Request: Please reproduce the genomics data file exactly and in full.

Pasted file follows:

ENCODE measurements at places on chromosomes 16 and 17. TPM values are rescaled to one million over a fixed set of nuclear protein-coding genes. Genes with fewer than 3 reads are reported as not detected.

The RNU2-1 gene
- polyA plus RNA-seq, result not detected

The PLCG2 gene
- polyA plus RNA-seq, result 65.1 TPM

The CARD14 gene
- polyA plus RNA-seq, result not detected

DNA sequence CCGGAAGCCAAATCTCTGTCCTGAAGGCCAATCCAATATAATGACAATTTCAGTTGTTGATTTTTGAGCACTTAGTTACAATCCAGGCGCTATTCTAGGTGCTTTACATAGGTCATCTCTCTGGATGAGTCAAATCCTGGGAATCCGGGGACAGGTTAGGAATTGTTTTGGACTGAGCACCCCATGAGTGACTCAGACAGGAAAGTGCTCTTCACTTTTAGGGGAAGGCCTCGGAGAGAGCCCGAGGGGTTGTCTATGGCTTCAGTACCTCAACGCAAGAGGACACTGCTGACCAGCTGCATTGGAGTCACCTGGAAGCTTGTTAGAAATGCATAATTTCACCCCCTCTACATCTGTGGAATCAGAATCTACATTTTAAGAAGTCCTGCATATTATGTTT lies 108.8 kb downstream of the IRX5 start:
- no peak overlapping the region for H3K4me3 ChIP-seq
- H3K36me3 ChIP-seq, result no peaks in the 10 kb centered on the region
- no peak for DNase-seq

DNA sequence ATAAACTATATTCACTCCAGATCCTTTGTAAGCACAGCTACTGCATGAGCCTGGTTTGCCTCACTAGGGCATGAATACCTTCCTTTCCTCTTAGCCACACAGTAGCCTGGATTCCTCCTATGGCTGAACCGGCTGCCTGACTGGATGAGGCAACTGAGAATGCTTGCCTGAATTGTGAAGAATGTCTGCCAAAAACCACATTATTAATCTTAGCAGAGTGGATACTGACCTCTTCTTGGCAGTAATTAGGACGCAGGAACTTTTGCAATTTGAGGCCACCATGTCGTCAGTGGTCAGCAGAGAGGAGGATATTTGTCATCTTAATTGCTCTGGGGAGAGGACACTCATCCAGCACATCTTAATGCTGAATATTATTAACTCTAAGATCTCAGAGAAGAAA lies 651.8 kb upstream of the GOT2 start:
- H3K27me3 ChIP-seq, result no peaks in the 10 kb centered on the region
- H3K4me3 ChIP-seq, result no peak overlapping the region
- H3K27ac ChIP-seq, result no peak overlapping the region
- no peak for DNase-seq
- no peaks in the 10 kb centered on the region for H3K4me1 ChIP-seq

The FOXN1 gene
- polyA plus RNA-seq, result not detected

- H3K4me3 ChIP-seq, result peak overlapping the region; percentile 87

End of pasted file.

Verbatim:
ENCODE measurements at places on chromosomes 16 and 17. TPM values are rescaled to one million over a fixed set of nuclear protein-coding genes. Genes with fewer than 3 reads are reported as not detected.

The RNU2-1 gene
- polyA plus RNA-seq, result not detected

The PLCG2 gene
- polyA plus RNA-seq, result 65.1 TPM

The CARD14 gene
- polyA plus RNA-seq, result not detected

DNA sequence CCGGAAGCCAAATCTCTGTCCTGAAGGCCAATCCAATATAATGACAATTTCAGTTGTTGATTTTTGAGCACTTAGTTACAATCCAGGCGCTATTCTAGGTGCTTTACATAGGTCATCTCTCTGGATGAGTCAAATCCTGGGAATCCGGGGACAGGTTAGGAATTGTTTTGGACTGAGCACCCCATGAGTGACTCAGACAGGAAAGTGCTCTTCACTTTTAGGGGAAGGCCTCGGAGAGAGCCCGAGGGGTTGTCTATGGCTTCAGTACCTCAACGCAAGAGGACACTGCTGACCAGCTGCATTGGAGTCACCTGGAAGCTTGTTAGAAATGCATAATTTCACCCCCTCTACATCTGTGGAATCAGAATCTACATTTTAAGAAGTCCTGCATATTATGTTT lies 108.8 kb downstream of the IRX5 start:
- no peak overlapping the region for H3K4me3 ChIP-seq
- H3K36me3 ChIP-seq, result no peaks in the 10 kb centered on the region
- no peak for DNase-seq

DNA sequence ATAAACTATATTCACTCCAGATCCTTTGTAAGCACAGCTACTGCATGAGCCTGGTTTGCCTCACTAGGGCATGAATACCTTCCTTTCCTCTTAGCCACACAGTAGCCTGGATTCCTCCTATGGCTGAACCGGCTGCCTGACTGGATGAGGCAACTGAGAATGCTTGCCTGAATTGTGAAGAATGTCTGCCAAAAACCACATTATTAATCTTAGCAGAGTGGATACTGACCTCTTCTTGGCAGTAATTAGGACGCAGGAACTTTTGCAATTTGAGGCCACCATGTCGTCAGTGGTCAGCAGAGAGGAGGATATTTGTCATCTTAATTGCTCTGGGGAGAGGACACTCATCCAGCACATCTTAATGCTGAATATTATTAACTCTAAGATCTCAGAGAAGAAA lies 651.8 kb upstream of the GOT2 start:
- H3K27me3 ChIP-seq, result no peaks in the 10 kb centered on the region
- H3K4me3 ChIP-seq, result no peak overlapping the region
- H3K27ac ChIP-seq, result no peak overlapping the region
- no peak for DNase-seq
- no peaks in the 10 kb centered on the region for H3K4me1 ChIP-seq

The FOXN1 gene
- polyA plus RNA-seq, result not detected

- H3K4me3 ChIP-seq, result peak overlapping the region; percentile 87